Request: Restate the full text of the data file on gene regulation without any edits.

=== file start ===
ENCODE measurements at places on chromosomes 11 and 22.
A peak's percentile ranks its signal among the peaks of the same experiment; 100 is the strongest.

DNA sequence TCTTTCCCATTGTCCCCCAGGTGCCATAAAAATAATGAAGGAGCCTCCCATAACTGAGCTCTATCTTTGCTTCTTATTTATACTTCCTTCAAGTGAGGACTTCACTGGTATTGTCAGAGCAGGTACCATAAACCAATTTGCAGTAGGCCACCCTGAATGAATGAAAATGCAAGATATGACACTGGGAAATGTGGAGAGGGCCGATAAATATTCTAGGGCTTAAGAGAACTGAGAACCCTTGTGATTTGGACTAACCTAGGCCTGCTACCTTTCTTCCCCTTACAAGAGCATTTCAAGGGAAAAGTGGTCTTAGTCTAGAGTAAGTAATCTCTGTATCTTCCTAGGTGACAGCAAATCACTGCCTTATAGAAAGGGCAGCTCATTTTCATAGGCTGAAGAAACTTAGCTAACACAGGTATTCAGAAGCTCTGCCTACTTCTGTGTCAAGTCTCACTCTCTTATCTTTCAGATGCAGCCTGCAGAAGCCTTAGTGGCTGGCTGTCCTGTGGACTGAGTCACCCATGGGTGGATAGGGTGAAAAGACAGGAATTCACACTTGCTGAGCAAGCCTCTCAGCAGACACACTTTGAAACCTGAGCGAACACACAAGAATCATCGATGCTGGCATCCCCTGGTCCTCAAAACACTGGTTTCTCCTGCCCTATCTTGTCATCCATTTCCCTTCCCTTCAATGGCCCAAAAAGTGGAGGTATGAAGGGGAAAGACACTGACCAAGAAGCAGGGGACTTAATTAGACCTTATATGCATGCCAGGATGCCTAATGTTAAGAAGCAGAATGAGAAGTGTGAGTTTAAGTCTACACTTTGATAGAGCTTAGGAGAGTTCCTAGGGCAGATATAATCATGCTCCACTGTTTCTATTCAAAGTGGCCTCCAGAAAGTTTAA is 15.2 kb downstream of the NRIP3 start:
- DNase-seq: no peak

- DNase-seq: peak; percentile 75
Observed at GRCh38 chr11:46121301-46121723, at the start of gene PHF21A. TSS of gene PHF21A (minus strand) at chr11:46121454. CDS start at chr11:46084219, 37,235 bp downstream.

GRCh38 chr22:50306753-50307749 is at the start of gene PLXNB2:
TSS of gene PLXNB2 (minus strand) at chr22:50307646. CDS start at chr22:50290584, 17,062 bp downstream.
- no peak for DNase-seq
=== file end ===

ENCODE measurements at places on chromosomes 11 and 22.
A peak's percentile ranks its signal among the peaks of the same experiment; 100 is the strongest.

DNA sequence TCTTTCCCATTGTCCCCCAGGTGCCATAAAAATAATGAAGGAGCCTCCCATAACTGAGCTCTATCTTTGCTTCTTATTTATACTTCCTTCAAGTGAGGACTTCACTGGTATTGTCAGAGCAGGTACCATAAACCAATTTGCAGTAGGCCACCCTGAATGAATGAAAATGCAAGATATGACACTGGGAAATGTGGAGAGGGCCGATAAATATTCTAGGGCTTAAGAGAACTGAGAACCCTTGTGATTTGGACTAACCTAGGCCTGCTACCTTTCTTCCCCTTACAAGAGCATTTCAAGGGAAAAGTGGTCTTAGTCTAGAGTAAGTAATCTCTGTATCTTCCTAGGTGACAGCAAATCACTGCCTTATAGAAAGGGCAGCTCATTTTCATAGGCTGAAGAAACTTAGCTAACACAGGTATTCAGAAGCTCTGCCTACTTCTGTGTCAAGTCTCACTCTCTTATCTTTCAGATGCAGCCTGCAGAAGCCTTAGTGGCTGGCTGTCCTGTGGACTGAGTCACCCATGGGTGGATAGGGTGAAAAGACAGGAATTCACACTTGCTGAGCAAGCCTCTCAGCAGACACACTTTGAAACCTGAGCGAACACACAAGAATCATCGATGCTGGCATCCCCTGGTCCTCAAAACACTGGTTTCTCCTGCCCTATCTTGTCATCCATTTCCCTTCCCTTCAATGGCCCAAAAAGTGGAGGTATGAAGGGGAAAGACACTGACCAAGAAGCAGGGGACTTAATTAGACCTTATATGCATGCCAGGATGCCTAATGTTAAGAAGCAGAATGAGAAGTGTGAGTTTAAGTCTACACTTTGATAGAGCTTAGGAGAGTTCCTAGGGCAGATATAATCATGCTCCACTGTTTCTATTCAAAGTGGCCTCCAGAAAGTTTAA is 15.2 kb downstream of the NRIP3 start:
- DNase-seq: no peak

- DNase-seq: peak; percentile 75
Observed at GRCh38 chr11:46121301-46121723, at the start of gene PHF21A. TSS of gene PHF21A (minus strand) at chr11:46121454. CDS start at chr11:46084219, 37,235 bp downstream.

GRCh38 chr22:50306753-50307749 is at the start of gene PLXNB2:
TSS of gene PLXNB2 (minus strand) at chr22:50307646. CDS start at chr22:50290584, 17,062 bp downstream.
- no peak for DNase-seq